Like any theoretical physicist worth the parchment of his Ph.D., Alex Kuznetsov pondered a question in 1996 and started scribbling math formulas on the back of an envelope to find an answer.
In this case, he wondered whether the old highway safety warning, "speed kills," was an absolute truth.
Not exactly, his formulas indicated. The maxim was true enough on an empty highway, where the risk of injury or death increased exponentially solely because of rising velocity.
But few people drive down an empty road. So Kuznetsov, then a postdoctoral researcher at Ohio State, added traffic to the equation.
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Heavy or light, the presence of other cars also heightens a driver's risk, along with the distance and time spent on the highway, he reasoned. When Kuznetsov put pencil to this modified equation, he found traffic density to be the most important factor in accident risk -- not speed.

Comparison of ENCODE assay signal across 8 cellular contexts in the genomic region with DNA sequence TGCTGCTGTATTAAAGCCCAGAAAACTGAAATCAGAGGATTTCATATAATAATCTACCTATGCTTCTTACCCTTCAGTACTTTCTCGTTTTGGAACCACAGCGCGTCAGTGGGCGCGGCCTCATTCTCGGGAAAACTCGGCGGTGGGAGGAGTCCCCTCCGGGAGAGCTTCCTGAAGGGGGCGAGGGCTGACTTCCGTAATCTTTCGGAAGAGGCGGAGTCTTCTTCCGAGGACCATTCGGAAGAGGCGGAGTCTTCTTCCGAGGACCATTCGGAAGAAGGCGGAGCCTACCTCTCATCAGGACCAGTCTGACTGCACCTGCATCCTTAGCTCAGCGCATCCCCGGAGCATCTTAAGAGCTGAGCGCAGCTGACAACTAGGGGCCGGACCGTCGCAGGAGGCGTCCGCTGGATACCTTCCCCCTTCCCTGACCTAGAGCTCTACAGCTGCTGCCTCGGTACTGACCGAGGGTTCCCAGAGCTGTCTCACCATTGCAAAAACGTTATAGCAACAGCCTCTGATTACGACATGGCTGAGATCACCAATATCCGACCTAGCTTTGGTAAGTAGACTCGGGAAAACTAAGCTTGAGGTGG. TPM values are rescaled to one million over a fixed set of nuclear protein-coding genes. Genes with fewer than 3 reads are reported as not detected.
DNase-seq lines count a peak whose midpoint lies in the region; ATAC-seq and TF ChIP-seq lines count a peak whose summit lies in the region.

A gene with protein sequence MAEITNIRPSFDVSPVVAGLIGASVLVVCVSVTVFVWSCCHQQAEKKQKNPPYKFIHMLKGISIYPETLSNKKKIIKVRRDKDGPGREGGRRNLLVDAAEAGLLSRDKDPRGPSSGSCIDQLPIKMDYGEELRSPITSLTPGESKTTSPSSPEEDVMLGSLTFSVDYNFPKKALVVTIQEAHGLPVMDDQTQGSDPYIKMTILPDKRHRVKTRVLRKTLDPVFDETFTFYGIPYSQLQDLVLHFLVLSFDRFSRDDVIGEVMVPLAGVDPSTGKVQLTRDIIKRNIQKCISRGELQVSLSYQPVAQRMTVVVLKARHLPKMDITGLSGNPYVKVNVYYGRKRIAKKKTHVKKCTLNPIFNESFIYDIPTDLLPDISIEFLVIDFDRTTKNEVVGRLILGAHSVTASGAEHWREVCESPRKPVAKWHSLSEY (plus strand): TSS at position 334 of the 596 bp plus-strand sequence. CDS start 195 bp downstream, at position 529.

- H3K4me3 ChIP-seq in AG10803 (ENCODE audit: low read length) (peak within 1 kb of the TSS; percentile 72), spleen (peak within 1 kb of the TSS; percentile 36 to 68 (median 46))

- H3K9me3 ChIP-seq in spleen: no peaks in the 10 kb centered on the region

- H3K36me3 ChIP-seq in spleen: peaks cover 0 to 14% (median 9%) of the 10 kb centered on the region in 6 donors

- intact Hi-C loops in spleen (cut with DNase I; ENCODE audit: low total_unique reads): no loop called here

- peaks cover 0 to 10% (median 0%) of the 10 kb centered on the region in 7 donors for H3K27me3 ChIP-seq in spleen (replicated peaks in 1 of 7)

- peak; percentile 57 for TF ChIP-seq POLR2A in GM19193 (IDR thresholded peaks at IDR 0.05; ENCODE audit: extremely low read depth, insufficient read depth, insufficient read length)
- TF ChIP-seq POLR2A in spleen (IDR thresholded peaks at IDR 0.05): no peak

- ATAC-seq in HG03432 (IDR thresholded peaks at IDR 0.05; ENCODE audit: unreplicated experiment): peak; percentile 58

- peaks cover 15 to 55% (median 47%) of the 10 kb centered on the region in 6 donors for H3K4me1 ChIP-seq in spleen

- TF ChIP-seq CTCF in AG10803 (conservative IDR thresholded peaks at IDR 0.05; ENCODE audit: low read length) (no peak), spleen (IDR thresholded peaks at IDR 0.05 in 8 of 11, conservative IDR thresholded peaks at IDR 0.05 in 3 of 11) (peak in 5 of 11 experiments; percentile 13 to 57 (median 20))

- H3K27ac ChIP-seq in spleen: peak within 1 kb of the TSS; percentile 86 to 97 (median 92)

Drivers who travel at the same speed as the surrounding traffic decrease their risk even as the velocity of the pack increases. The reason: They pass fewer cars and aren't passed as often.
Those who travel above or below the speed of "the flow" substantially increase their risk -- slowpoke or speed demon. Kuznetsov says both types are "suicidal."
Kuznetsov's scribblings weren't intended as a serious scientific study. But his mathematical proofs illustrate one of the three major theories of the relationship of speed to auto wrecks. They also buttress the view of groups such as the National Motorists Association that say speed limits need to be easily adjusted to reflect road conditions and the prevailing speed of the majority of drivers.
"Your chances of getting hurt is really a matter of how fast you're traveling in relationship to other cars and how fast they're going -- it isn't just speed alone," said Kuznetsov, now a Wall Street trader with Credit Suisse in New York.